Matt Heinz is a prolific author and nationally recognized award-winning blogger. As president and founder of Heinz Marketing, and with fifteen years of experience behind him in marketing, business development, and sales, his speaking engagements are highlighted by keen insight, humor, and motivating takeaways. His insight into sales enablement best practices for B2B marketing is something everyone should have the privilege of tapping into, especially those in marketing.
Matt recently sat down to talk about sales enablement and what that looks like for marketers in the B2B world.
What is Sales Enablement?
Sales enablement is best defined by how it is measured. It is focused on:
- Increasing the efficiency of the sales organization
- Helping organizations spend more time actively selling
- Increasing the conversion rate of opportunities to close deals
If a marketing team can help to convert sales more quickly, that is the ultimate measure of the value of sales engagement.
Historically, sales enablement has come out of sales operations, but oftentimes it is in more of a reactive and administrative role. This area offers a great opportunity for marketing to embrace something beyond the traditional role and more actively support the sales funnel. Sales enablement is content, stories, and ensuring a marketer has the right message for the right prospect at the right stage of the buying journey.
How Can Marketing Help Sales?
Marketing has the perfect opportunity to own the customer persona and to understand the target organization and what the buying committee looks like. On average among B2B buyers, there are 6.8 individuals actively involved in making a purchase decision. It becomes more than just understanding the buyer (singular), but understanding the buyers (plural).
Each individual involved in the buying process has his or her own goal, their own perspective, and they each need their own set of messaging.
How Do Marketers Use Buyer Information?
After a marketer has done his or her homework and understands their audience, the next step is to understand how and where to use the information they have gained.
- The messages coming from sales should reflect the personas.
- Sales content experts should have access to personas so that good content is created.
- Sales and marketing must find common ground with common objectives.
How Can Sales and Marketing “Hold Hands”?
Communication between sales and marketing goes beyond a typical sales or marketing meeting and into something more aligned. As an addressable market starts to seek out a solution to their need, it’s because they are being provided value in some way. Content marketing helps sales by creating and curating content around a central theme so that the buyers begin to associate a name with a theme.
How Can a Smaller Company Create Brand Awareness?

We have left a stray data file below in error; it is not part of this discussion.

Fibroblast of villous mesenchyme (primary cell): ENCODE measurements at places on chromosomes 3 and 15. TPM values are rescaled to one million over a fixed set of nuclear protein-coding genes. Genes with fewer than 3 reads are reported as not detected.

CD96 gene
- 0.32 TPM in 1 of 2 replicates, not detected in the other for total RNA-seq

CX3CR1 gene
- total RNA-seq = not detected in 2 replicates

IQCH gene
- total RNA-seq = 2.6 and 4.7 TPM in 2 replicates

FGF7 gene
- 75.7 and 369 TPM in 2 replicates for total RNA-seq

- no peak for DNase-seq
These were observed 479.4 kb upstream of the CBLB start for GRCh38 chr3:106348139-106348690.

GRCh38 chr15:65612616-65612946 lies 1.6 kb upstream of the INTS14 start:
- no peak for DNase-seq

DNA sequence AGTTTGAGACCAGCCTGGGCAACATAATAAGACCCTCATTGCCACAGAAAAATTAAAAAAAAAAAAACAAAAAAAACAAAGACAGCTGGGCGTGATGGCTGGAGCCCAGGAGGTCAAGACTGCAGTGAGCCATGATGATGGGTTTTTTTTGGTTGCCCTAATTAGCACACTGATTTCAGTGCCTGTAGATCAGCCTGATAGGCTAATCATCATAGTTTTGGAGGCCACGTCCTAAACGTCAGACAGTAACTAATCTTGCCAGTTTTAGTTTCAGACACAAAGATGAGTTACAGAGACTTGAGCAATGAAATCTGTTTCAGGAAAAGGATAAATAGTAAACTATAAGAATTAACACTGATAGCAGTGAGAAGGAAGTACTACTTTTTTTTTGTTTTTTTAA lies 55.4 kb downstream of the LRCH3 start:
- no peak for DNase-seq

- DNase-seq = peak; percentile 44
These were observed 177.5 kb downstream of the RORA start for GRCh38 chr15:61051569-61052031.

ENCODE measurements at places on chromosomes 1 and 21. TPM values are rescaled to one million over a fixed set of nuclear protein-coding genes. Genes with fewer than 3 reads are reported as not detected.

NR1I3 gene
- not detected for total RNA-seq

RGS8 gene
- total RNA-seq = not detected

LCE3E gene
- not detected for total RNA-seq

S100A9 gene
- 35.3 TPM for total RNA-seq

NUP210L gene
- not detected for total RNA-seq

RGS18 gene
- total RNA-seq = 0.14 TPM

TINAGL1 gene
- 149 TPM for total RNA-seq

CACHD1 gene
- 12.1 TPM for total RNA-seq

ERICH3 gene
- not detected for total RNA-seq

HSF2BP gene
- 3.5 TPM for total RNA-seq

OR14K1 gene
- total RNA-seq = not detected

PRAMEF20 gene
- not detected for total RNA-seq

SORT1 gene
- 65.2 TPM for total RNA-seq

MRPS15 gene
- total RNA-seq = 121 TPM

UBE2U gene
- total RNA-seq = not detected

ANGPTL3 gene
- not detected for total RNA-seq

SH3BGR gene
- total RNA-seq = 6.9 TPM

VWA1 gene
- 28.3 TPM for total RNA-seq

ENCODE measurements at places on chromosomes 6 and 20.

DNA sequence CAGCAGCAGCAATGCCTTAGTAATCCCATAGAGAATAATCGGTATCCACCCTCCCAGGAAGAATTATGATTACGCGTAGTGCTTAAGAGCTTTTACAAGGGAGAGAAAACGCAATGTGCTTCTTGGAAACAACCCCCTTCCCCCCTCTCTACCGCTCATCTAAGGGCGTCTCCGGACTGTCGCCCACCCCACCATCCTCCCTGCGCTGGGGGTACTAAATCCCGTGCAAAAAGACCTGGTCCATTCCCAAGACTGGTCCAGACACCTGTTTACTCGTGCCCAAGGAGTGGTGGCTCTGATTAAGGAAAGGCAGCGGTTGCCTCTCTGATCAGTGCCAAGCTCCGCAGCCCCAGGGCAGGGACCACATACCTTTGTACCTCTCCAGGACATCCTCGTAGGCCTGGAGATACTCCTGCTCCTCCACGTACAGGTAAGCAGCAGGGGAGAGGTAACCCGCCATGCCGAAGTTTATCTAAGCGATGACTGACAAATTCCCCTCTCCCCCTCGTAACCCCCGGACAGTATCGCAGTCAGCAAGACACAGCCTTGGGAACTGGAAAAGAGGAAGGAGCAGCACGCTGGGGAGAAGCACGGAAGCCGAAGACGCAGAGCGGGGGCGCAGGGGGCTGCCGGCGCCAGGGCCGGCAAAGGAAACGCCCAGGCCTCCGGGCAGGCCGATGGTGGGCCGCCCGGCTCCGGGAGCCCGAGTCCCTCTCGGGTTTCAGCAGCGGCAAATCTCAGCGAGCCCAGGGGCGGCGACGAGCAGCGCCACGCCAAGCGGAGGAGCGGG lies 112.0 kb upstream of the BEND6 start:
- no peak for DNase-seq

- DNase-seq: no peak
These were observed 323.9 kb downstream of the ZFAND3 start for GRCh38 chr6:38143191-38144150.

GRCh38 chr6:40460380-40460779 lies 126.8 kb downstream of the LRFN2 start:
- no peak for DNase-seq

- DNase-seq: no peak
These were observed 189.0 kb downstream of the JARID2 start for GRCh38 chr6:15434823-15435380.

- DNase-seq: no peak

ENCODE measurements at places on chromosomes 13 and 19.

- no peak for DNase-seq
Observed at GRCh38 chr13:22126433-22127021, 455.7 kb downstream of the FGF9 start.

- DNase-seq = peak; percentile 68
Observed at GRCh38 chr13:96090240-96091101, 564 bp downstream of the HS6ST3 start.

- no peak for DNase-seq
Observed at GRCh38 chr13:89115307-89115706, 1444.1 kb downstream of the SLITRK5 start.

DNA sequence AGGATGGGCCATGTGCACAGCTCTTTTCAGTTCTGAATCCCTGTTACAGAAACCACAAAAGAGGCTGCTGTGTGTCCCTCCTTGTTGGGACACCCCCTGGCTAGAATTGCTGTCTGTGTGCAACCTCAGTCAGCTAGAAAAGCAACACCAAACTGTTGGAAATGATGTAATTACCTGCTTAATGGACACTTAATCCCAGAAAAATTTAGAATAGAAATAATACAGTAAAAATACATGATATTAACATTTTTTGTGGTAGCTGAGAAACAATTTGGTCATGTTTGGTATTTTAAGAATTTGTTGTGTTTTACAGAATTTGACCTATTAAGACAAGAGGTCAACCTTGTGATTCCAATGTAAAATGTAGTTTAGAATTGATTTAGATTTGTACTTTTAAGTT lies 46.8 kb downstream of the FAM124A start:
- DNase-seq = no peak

Matt started his marketing company with nothing more than a laptop, a bus pass, and a Twitter account. Armed with a Constant Contact list and no budget, he began to ask himself some questions:
- What kind of content do I want to be known for?
- What kind of content will attract the people I am looking for?
For some people, writing comes easier, and for others, content creation is their gift. Others excel in time management. It may prove difficult to be consistent on a regular basis, but with some time and effort, you can create an audience for yourself.
The key: get the message out about how you can be helpful, what you want to be known for, what you want to help people with, and then do it consistently on a quality level. Respond and be generous while creating a path for good communication.
How Can Marketing Departments Help Create Name Recognition?
Build relationships: The seller is not a building. People want to follow other people, they don’t want to follow a logo. A marketing team has the opportunity to empower every sales rep with content that they can follow.
Create a bond between prospect and seller: Curate content into their social channels, send a birthday card, and do what it takes to create a bond that is personal.
Why is Lead Nurturing Important?
According to Matt, between ten and fifteen percent of inbound leads are qualified and ready to buy, while 60 to 65 percent of inbound leads are qualified and not ready to buy. Without lead nurturing, you hope they will come around eventually. By following through, you put more valuable information in front of them, hopefully grabbing their attention and building their understanding of the connection between you and your brand.
A nurturing campaign can be as easy as an email newsletter, which gets content in front of people on a regular basis with your name on it, or a sales rep reaching out to share an article. The question becomes, as Matt put it, what are you doing to keep the attention of your prospects?
What Is Marketing’s Role After Sales is Engaged?
The answer to this goes back to sales enablement. While content can help the lead get to the sales team, where it goes from there is important. Whatever helps to make a sales team more efficient and convert more deals should be a part of the plan, whether that is automated marketing or custom communication tailored for each customer.
Can Marketing Help Secure a Sale?
While it remains the job of sales to cement the final part with the decision-maker, marketing has the chance during this stage to arm a sales team with the right messages and supporting points to help them cross the finish line. This requires a bit of thinking ahead of time and creation of something compelling for the sales team to add to their arsenal. It’s all about the balance between anticipating the needs of a customer in the buying journey and being innovative and agile at the end to customize content.
“Don’t give people a reason to leave-give them every reason to believe in you, to continue to favor you, and to stay with you.” Matt Heinz